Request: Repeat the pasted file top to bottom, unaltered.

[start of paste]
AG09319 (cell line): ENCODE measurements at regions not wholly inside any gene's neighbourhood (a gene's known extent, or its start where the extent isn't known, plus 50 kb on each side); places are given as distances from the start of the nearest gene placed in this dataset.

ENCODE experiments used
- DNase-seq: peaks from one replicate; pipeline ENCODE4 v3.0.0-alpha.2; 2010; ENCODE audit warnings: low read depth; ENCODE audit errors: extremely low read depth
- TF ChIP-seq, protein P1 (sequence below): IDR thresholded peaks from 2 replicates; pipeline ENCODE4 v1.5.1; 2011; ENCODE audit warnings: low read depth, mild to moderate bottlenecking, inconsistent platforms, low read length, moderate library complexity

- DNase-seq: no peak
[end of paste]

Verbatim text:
AG09319 (cell line): ENCODE measurements at regions not wholly inside any gene's neighbourhood (a gene's known extent, or its start where the extent isn't known, plus 50 kb on each side); places are given as distances from the start of the nearest gene placed in this dataset.

ENCODE experiments used
- DNase-seq: peaks from one replicate; pipeline ENCODE4 v3.0.0-alpha.2; 2010; ENCODE audit warnings: low read depth; ENCODE audit errors: extremely low read depth
- TF ChIP-seq, protein P1 (sequence below): IDR thresholded peaks from 2 replicates; pipeline ENCODE4 v1.5.1; 2011; ENCODE audit warnings: low read depth, mild to moderate bottlenecking, inconsistent platforms, low read length, moderate library complexity

- DNase-seq: no peak